Ford Freestar minivan

Used 2004 Ford Freestar Pricing & Features | Edmunds

Until 2003, the Honda Odyssey was the minivan to beat. Today, with the arrival of the redesigned '04 Toyota Sienna and Nissan Quest, the champion is no longer clear. The playing field has widened considerably, and Ford is the latest automaker to submit an updated entry.

Last redesigned in 1999, the Ford Windstar lacked many of the features consumers now consider necessary when shopping for a minivan. Does it have fold-flat seats, or cumbersome removable benches? Does it have more cupholders than available passenger seating? How about entertainment systems and storage cubbies? Actual driving performance aside, many of these questions are at the top of minivan shoppers' lists.

Ford went to work on these issues and more, and not just for its aging Windstar, but also for its Mercury minivan, the Villager. Sold from 1993-2003, the Villager was twin to the Nissan Quest. When Nissan went its own direction for 2004 with an all-new, all-Nissan Quest, Mercury was left without a minivan. And so for 2004, Ford is launching the all-new Freestar with a Mercury Monterey twin.

The previous Windstar came with a 3.8-liter V6 engine that was rated at 200 horsepower and 240 pound-feet of torque. The Ford Freestar now comes with two engine options - a 3.9-liter V6 that produces 193 hp, and a 4.2-liter V6 that puts out 201 hp. We have not had an opportunity to experience the 3.9-liter version, but spent time behind the wheel of both a 4.2-equipped Freestar and its Mercury twin (which only offers the 4.2-liter engine). While the new Freestar and Monterey offer little more horsepower than the outgoing Windstar, the noticeable benefit of the new 4.2-liter engine is torque. The big V6 offers 263 lb-ft of torque, an increase of 23 lb-ft that should make the minivan feel quicker off the line, as well as while tooling around town. Our initial impression was favorable regarding quick-start power, but once the Freestar gets up to speed, there seems to be little additional power left for passing slower traffic. Also, the larger engine hasn't done consumers' pocketbooks any favors, as the EPA fuel mileage figures for the twin minivans are the lowest among new competitors at 16 miles per gallon in the city and 22 mpg on the highway (they're still better than the Kia Sedona's 15/20 rating, though).

Both engines use the same four-speed automatic transmission, while all of the Japanese minivan competitors are now providing five-speed automatic shifters. The good news is that four-speed seemed adequately tuned to the Ford engine, with smooth, well-timed gear changes. Quick downshifts were much appreciated since the brakes seemed a bit soft initially, and not as linear as we would have liked. After noting our braking concerns, we checked the specification list and found that despite our criticism, the minivans got larger brakes this year - four-wheel discs with standard ABS on all Freestars and Montereys.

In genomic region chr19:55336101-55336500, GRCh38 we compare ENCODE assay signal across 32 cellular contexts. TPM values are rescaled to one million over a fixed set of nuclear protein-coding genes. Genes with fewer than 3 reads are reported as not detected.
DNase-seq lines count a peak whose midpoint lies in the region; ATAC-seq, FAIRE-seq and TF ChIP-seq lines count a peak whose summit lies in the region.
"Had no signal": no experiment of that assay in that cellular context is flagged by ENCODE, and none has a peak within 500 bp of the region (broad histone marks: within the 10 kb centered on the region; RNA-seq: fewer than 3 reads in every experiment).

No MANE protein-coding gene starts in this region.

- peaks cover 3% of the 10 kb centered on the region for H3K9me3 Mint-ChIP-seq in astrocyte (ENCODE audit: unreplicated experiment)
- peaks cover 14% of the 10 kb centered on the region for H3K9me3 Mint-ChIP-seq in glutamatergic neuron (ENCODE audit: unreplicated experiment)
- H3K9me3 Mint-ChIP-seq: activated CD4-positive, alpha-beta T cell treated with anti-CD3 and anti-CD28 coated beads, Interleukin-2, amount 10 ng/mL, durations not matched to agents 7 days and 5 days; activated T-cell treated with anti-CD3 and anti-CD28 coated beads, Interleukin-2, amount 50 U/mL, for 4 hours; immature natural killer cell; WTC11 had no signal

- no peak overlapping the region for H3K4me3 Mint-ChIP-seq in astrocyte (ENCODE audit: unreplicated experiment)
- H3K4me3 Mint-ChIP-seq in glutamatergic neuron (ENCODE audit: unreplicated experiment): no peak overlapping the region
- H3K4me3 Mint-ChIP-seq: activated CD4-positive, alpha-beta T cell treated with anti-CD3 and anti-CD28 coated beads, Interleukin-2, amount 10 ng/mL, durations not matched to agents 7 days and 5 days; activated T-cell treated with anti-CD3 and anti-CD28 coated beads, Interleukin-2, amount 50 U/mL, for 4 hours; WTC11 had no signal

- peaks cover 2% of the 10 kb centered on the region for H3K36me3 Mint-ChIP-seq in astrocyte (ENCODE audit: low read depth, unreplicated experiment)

We spent most of our time on the smooth, flat roads of Northern Michigan during our test-drive, and when it came to ride quality, found both the Freestar and Monterey to be agreeable traveling partners. Both vans provided a soft, comfortable ride for front and rear passengers. Although we still believe the Odyssey remains unbeaten with its carlike handling characteristics, we don't feel the Ford products offered any negative feedback, either on the straightaways or through tighter corners.

Ford already had a solid record where safety is concerned. Safety ratings for the Windstar included five-star awards for front- and side-impact protection, and Ford doesn't intend to break its streak anytime soon. Both new minivans offer a segment-exclusive Safety Canopy side curtain airbag system with a rollover sensor that protects all three rows of seating in side-impact collisions and rollovers and seat-mounted side-impact airbags for additional front-passenger protection. Three-point safety belts are standard in all seating positions, and there is a reverse-sensing system to sound the alarm if it detects an object or person on the street or in the driveway behind you. (The Monterey gets both front and rear parking sensors.) The side mirrors also have integrated turn signals, and the accelerator and brake pedals are height-adjustable, making it easier for drivers of shorter stature to find a safe driving position. Ford's AdvanceTrac stability control system, which continuously monitors the vehicle's path compared to driver's input, is also an available option.

On the outside, the Freestar is no conversation-provoking work of modern automotive art. Unlike some of its recently redesigned competition, especially the Nissan Quest, the new Ford is a minivan that looks just like, well, a minivan. The Freestar comes in five trim levels: S, SE, SES, SEL and Limited. Front, rear and side design cues help differentiate between models, with base models receiving body-color grilles and trim, midlevel sporting five-spoke alloy wheels and black lower grille and bumper treatments, and upper trims getting chrome details. At launch, 16-inch wheels are the only wheel option, but 17-inchers will be available later in the model year on SES, SEL and Limited models.

The Mercury Monterey comes in three available trim levels - Convenience, Luxury and Premier. Besides the Mercury badging, the Monterey distinguishes itself from its Ford trim via a Mercury signature waterfall grille, satin aluminum trim and monochromatic body-side cladding.

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